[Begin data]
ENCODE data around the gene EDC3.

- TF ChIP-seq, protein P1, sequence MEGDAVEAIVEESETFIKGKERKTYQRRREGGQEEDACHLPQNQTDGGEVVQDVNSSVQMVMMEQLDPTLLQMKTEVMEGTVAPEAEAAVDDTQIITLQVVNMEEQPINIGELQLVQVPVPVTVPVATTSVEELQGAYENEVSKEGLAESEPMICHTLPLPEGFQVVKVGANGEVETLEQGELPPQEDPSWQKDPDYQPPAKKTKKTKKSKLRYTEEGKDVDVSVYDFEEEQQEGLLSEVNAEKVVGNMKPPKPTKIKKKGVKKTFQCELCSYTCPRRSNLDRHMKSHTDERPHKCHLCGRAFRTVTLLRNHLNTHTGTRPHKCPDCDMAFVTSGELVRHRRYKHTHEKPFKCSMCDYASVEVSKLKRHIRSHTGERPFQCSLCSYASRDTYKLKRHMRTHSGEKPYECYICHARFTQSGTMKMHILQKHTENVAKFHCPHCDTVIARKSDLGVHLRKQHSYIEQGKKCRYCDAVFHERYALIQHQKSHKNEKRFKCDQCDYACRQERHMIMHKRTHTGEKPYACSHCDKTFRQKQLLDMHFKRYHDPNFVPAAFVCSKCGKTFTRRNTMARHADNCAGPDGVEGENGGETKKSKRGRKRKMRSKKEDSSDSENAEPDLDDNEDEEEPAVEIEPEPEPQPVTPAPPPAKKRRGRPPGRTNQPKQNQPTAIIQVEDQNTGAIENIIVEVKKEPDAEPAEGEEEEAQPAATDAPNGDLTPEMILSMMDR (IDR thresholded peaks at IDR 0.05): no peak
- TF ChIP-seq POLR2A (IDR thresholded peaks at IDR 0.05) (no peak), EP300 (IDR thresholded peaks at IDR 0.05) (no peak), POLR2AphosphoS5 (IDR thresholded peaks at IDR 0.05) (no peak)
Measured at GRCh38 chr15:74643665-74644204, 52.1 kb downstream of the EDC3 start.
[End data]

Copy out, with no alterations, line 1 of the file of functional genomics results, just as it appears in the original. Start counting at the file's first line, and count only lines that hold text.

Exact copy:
ENCODE data around the gene EDC3.